Modeled after ESPN’s 5-on-5, Patrick and I will answer three questions about a Pistons-related topic.
For each 3-on-3, we’ll be joined by a guest contributor. Today, that’s Mike Payne of Detroit Bad Boys.
Please add your responses in the comment.
1. How much responsibility does Joe Dumars bear for the Pistons’ run from 2002-08?
Dan Feldman: Essentially all of it. When Dumars took over, the Pistons had just lost Grant Hill and had to start over. Dumars meticulously added piece after piece until the Pistons were good enough to win a championship. He didn’t get lucky in the lottery, and he didn’t have an owner willing to pay the luxury tax. Dumars built the Pistons through shrewd moves and nothing else.
Patrick Hayes: Dumars gets most of the credit. He built arguably the most cohesive starting five in recent NBA history, he hired two great coaches in Rick Carlisle and Larry Brown and he’s one of only a handful of GMs working today who can claim a title. Can I nitpick and say that he should’ve tweaked the core at some point to try and make another run? Can I complain about never developing a competent bench during that stretch? Sure. But when you have a team that will make boatloads of money every year with guaranteed deep playoff runs, I understand why he got a little gun shy about messing with things too much.
Mike Payne: Nearly all of it. When building the Going to Work Pistons, Joe Dumars flourished under the “do less with more” constraints of Bill Davidson’s ownership philosophy. The Dumars / John Hammond duo shared a chemistry that yielded a greater value than the sum of is parts. Luck factored into the equation as well, but less-so than teams that have built championships with #1 picks. At the end of the day, it was Dumars who built that team from the ground up and he absolutely deserves the credit. If any of that credit is shared, Davidson and Hammond both get an assist on Joe’s amazing four point play.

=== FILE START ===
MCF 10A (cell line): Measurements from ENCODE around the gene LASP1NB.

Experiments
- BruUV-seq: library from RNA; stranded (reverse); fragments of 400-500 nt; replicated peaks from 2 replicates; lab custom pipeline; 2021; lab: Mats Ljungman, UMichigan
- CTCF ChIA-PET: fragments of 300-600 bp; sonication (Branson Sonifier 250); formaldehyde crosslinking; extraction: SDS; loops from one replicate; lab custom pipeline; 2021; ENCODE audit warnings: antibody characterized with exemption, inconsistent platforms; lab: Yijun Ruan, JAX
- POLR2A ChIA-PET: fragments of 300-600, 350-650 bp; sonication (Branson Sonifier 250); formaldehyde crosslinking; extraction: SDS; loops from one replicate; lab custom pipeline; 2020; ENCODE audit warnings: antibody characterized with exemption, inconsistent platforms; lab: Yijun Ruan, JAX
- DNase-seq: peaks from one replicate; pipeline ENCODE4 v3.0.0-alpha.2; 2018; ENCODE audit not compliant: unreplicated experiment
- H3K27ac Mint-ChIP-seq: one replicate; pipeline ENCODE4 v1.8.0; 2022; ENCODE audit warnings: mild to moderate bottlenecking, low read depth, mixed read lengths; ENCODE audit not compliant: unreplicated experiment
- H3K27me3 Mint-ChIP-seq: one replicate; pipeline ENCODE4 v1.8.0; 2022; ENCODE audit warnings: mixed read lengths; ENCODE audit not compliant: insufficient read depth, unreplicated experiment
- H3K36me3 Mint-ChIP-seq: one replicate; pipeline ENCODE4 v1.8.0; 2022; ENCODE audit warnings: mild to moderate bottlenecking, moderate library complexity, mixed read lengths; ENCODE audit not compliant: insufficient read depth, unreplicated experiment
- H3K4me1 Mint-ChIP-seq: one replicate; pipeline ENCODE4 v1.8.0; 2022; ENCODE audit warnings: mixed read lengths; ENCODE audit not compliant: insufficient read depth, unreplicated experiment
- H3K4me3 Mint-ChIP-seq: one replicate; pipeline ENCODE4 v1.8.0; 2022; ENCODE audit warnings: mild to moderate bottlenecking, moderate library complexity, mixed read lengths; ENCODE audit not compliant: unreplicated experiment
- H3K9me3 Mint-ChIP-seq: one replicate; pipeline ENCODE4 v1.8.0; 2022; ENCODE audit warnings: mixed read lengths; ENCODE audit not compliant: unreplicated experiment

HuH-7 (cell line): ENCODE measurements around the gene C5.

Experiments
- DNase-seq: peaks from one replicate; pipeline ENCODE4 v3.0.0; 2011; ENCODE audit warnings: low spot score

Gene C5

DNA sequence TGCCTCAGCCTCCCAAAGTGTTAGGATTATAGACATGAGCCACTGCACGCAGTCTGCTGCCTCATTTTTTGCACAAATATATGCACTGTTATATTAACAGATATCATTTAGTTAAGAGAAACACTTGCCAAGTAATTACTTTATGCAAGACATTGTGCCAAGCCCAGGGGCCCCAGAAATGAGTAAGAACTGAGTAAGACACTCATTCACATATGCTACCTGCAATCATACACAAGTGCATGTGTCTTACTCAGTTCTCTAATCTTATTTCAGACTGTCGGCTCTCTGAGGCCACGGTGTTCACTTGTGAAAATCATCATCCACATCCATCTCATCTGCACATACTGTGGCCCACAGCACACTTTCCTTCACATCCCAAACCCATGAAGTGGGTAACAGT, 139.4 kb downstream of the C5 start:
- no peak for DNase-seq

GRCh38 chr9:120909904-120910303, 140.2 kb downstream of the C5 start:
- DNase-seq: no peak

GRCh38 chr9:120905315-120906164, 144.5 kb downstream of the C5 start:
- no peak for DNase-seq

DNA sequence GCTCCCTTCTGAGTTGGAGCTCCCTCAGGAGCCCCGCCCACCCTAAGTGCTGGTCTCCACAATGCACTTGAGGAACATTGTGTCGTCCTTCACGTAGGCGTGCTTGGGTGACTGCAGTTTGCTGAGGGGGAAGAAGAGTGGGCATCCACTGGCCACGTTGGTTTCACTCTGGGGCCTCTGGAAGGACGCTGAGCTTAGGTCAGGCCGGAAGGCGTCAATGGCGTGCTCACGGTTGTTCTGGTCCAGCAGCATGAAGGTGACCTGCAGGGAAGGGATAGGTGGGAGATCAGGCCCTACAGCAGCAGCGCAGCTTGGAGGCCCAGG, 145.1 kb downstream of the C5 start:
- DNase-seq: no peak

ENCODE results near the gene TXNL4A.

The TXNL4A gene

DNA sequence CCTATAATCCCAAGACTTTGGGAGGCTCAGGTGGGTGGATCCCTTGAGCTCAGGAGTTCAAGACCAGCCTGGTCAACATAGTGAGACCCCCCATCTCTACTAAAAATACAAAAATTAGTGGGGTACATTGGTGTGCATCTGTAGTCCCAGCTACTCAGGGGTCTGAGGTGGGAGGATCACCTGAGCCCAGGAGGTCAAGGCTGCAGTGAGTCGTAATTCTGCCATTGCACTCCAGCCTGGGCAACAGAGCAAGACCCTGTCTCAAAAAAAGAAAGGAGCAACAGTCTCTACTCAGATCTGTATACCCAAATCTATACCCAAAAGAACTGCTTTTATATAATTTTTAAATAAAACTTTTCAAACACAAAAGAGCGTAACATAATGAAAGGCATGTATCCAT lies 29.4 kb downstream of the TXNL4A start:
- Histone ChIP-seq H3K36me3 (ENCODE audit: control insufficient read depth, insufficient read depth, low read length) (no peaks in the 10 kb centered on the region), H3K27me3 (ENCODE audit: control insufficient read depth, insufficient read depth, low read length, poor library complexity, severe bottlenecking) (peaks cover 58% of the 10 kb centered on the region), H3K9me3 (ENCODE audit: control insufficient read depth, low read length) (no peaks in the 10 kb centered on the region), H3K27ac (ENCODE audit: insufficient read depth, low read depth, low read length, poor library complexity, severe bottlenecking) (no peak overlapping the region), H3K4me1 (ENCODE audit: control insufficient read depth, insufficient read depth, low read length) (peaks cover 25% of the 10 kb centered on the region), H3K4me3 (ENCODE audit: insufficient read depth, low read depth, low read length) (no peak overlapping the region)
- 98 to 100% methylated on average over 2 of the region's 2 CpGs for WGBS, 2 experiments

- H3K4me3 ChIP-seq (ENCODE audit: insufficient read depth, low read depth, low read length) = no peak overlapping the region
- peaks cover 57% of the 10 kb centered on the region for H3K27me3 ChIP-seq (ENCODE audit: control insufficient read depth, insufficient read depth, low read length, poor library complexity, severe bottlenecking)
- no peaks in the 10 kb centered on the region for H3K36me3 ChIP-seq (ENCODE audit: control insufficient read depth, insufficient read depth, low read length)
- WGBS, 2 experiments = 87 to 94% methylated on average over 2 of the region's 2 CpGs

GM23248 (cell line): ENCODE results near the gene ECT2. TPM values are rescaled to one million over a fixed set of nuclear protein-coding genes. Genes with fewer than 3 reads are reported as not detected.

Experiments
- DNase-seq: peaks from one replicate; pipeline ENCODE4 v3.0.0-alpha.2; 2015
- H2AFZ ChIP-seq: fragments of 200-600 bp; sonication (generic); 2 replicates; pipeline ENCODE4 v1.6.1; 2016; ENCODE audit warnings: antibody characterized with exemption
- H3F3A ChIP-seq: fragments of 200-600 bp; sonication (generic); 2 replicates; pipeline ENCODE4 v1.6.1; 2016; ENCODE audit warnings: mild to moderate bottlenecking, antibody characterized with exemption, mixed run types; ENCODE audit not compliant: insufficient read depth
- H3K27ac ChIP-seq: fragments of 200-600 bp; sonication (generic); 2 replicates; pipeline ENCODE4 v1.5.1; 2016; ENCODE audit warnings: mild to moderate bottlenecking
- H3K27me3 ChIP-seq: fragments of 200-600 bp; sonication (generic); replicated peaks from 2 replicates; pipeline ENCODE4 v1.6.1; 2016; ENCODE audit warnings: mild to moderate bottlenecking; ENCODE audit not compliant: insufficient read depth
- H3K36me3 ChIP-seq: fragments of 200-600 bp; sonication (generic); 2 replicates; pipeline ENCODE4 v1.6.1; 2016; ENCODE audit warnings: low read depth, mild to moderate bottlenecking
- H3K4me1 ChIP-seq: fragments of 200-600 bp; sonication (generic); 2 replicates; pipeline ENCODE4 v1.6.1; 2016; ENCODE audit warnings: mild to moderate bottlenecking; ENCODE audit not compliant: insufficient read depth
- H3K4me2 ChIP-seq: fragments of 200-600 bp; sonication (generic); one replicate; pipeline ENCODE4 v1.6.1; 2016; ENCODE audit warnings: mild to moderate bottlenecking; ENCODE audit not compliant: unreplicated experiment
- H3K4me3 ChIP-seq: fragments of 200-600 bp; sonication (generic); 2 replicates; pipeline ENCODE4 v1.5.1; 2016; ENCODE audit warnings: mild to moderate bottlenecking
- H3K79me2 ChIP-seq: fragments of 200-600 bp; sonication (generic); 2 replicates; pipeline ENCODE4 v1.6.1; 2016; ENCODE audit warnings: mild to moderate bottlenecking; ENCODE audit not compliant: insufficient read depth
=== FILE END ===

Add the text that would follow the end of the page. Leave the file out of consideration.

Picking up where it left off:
2. How much responsibility does Joe Dumars bear for the Pistons’ run from 2009-present?
Dan Feldman: If you want to pin responsibility on a specific person, Dumars is the guy. But sometimes circumstance beyond an individual’s control play a part. Years of contending had kept the Pistons out of the lottery, making it more difficult to acquire talent. I obviously wish Dumars had kept Arron Afflalo, Amir Johnson and Carlos Delfino – but without lottery picks and an owner willing to pay the luxury tax, Dumars’ margin of error was slim. Then, Bill Davidson died – another circumstance that limited Dumars further. Giving so much money to Richard Hamilton, Ben Gordon and Charlie Villanueva was Dumars’ fault, and it hurt him. But circumstance exasperated his problems.
Patrick Hayes: You get the credit, you get the blame. There were certainly complicating factors with the death of William Davidson, but by far the most important factor in the decline had to do with Dumars’ own bad personnel decisions. He handed out abhorrently bad contracts, he whiffed on his top two picks in a deep 2009 draft, he gave up too soon on two solid young players and got little return for Amir Johnson and Arron Afflalo in trades and he hired two terrible coaches. Whether the sale of the team handcuffed his ability to fix those mistakes or not, the Pistons were clearly in the state they were in because Dumars made a series of really indefensibly bad moves.